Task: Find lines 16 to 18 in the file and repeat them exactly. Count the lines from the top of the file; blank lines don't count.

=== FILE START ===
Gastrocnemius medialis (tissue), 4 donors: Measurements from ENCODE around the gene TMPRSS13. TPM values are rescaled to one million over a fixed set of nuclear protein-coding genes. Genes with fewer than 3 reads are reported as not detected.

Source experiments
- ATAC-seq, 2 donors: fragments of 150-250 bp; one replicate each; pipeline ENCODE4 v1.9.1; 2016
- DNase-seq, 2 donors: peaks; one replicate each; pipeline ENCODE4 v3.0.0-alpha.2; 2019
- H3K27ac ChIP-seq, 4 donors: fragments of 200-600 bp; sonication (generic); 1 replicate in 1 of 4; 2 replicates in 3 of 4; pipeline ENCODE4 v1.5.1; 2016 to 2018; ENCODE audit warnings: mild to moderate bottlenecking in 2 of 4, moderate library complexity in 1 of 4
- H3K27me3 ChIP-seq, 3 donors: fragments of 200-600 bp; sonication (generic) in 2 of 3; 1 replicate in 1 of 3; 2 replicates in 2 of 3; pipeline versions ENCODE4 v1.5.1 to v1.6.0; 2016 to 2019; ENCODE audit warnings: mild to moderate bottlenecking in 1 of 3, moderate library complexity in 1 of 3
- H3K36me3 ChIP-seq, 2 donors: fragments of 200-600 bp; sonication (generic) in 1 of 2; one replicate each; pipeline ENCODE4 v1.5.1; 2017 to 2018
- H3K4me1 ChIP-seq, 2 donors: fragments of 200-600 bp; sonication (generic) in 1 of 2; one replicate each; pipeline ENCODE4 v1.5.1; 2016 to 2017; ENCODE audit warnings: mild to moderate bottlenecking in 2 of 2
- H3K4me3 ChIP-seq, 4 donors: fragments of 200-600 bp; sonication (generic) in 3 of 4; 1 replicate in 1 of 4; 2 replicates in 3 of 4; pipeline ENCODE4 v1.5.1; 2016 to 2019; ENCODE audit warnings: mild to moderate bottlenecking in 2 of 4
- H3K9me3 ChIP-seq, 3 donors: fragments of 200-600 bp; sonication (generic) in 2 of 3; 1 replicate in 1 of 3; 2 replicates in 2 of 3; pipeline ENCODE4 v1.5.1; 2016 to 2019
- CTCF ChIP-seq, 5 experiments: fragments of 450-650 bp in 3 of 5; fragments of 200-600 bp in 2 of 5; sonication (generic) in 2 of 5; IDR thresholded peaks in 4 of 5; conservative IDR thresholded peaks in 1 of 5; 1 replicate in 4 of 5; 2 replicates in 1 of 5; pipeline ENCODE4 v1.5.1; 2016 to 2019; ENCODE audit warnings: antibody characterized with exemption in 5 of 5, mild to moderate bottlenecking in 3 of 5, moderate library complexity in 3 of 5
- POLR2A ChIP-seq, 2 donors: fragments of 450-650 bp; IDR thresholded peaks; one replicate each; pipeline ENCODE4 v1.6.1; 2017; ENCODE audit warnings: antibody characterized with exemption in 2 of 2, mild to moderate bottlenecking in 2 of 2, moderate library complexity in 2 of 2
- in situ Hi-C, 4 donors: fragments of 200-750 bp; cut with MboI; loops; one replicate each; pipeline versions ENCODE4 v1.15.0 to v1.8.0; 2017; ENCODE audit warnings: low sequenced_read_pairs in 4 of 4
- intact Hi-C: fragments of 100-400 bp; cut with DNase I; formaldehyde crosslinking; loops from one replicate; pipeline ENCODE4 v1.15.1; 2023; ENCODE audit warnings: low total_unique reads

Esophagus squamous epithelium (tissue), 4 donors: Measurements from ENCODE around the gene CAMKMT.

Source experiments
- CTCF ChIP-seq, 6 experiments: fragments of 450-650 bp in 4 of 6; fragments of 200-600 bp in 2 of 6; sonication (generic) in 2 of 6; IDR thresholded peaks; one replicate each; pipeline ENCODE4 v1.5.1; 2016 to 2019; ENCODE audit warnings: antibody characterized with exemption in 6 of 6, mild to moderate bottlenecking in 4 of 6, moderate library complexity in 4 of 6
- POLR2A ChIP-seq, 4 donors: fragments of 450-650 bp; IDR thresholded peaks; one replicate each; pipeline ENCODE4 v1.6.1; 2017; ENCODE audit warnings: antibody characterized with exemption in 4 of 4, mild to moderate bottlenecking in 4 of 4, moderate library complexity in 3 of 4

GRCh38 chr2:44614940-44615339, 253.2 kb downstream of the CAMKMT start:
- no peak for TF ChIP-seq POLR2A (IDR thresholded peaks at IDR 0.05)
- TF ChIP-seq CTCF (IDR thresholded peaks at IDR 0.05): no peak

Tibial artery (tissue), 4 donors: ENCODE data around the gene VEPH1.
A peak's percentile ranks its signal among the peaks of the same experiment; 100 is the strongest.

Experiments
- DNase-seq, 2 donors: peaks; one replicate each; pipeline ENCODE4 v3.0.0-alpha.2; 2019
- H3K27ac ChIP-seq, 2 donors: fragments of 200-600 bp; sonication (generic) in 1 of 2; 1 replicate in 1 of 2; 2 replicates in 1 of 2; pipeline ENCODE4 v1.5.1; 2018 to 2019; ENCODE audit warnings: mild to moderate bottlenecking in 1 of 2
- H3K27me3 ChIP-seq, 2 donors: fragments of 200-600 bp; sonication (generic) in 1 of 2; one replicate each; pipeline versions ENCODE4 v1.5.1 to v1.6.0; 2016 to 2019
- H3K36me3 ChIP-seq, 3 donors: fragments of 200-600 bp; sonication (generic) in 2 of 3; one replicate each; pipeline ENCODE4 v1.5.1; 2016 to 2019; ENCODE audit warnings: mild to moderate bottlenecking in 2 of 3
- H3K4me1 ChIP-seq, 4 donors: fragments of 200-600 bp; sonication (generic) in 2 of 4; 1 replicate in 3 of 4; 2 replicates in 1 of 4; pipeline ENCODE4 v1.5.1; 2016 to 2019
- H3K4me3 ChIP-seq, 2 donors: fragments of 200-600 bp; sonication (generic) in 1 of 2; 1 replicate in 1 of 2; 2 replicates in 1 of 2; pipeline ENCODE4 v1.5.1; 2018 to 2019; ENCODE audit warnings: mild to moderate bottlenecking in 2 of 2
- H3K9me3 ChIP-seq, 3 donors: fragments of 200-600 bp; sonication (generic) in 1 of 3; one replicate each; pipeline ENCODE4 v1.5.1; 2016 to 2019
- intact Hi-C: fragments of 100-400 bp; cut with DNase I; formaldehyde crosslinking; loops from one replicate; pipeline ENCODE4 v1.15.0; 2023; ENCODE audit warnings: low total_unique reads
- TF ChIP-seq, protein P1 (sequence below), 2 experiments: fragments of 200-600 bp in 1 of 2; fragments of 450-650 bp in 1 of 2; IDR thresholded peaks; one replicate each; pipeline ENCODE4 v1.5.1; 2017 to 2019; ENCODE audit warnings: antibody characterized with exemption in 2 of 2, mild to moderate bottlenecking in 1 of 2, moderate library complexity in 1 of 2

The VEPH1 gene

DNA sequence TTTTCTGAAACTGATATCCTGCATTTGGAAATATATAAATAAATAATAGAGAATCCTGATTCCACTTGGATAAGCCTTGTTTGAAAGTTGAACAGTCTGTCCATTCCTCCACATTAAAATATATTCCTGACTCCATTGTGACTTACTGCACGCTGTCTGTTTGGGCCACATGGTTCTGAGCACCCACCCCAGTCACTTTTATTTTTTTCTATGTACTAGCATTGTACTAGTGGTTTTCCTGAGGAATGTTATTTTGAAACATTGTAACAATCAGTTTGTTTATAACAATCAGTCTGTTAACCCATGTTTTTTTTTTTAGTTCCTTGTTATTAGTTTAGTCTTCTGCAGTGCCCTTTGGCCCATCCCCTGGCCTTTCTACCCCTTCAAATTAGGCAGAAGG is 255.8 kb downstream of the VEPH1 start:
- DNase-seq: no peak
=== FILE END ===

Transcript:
Source experiments
- CTCF ChIP-seq, 6 experiments: fragments of 450-650 bp in 4 of 6; fragments of 200-600 bp in 2 of 6; sonication (generic) in 2 of 6; IDR thresholded peaks; one replicate each; pipeline ENCODE4 v1.5.1; 2016 to 2019; ENCODE audit warnings: antibody characterized with exemption in 6 of 6, mild to moderate bottlenecking in 4 of 6, moderate library complexity in 4 of 6
- POLR2A ChIP-seq, 4 donors: fragments of 450-650 bp; IDR thresholded peaks; one replicate each; pipeline ENCODE4 v1.6.1; 2017; ENCODE audit warnings: antibody characterized with exemption in 4 of 4, mild to moderate bottlenecking in 4 of 4, moderate library complexity in 3 of 4